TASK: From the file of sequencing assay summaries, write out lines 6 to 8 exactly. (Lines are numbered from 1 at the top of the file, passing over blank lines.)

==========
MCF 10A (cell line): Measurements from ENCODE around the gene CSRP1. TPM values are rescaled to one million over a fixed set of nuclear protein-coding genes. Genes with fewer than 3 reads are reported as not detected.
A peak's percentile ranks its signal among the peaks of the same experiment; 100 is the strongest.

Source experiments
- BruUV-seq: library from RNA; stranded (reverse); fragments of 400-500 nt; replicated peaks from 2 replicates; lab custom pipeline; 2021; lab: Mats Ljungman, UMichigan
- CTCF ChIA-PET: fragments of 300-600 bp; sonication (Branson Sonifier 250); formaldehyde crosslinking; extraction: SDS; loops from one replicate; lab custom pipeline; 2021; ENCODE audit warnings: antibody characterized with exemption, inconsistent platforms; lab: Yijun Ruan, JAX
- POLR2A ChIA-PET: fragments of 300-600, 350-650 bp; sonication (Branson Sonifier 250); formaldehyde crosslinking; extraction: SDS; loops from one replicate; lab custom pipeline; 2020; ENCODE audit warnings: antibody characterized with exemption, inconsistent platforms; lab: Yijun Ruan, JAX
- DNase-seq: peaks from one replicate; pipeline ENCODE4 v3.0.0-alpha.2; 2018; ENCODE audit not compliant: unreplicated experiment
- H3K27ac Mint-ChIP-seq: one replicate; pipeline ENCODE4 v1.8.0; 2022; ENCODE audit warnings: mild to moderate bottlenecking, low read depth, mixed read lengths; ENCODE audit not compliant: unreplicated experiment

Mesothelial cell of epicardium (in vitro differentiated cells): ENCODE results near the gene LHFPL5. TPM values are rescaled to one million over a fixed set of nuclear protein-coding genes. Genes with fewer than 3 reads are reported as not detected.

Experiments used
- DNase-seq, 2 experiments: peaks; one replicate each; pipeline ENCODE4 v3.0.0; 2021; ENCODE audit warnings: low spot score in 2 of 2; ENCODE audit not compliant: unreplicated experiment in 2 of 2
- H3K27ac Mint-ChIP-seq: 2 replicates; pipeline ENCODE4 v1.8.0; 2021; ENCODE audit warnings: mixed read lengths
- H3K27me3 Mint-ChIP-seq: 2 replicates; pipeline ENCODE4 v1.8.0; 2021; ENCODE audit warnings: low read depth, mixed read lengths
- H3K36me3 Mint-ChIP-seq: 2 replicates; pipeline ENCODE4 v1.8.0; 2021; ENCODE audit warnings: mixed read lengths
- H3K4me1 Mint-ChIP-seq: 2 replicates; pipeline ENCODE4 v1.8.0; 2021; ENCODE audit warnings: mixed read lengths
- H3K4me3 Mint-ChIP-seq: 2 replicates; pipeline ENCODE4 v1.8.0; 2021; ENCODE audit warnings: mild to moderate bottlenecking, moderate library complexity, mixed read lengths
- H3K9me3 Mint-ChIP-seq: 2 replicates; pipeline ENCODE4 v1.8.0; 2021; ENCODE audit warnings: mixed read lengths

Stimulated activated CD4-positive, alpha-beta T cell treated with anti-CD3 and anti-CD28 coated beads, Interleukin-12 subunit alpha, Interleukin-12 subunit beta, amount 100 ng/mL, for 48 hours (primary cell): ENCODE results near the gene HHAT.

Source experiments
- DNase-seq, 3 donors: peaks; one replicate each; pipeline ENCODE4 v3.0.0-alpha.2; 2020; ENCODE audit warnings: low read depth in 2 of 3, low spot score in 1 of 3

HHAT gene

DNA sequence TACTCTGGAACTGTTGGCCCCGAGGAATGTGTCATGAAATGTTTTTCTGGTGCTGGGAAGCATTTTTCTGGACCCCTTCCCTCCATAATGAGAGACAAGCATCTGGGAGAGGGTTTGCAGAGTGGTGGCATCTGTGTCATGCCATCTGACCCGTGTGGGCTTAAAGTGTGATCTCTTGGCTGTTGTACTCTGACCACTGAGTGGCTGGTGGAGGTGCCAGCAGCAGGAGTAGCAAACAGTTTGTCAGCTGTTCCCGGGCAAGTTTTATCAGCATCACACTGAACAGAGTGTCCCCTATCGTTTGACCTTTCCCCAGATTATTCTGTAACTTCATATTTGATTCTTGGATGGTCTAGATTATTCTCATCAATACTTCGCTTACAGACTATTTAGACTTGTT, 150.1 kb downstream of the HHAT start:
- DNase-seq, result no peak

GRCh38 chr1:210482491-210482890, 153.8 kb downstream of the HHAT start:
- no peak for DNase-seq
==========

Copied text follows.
- POLR2A ChIA-PET: fragments of 300-600, 350-650 bp; sonication (Branson Sonifier 250); formaldehyde crosslinking; extraction: SDS; loops from one replicate; lab custom pipeline; 2020; ENCODE audit warnings: antibody characterized with exemption, inconsistent platforms; lab: Yijun Ruan, JAX
- DNase-seq: peaks from one replicate; pipeline ENCODE4 v3.0.0-alpha.2; 2018; ENCODE audit not compliant: unreplicated experiment
- H3K27ac Mint-ChIP-seq: one replicate; pipeline ENCODE4 v1.8.0; 2022; ENCODE audit warnings: mild to moderate bottlenecking, low read depth, mixed read lengths; ENCODE audit not compliant: unreplicated experiment